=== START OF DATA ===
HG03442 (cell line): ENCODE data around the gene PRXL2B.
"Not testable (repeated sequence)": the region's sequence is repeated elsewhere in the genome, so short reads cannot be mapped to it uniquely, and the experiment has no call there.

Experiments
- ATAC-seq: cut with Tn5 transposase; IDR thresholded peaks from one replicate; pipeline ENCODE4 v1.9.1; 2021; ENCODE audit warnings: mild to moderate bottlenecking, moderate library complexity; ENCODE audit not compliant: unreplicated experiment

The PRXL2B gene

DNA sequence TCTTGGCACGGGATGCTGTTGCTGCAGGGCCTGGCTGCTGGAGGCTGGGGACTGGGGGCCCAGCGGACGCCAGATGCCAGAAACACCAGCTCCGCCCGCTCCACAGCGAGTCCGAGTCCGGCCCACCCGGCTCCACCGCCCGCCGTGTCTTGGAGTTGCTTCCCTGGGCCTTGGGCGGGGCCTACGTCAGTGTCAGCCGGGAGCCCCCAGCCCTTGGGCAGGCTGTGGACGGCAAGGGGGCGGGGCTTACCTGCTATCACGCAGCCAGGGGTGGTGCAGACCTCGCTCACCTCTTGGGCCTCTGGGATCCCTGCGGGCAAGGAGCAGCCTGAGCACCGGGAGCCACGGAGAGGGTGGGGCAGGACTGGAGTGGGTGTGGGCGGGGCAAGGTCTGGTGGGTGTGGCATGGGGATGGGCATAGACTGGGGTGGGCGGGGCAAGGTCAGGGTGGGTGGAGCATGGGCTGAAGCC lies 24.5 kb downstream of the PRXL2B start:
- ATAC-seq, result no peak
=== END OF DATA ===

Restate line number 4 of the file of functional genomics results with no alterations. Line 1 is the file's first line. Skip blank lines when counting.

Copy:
- ATAC-seq: cut with Tn5 transposase; IDR thresholded peaks from one replicate; pipeline ENCODE4 v1.9.1; 2021; ENCODE audit warnings: mild to moderate bottlenecking, moderate library complexity; ENCODE audit not compliant: unreplicated experiment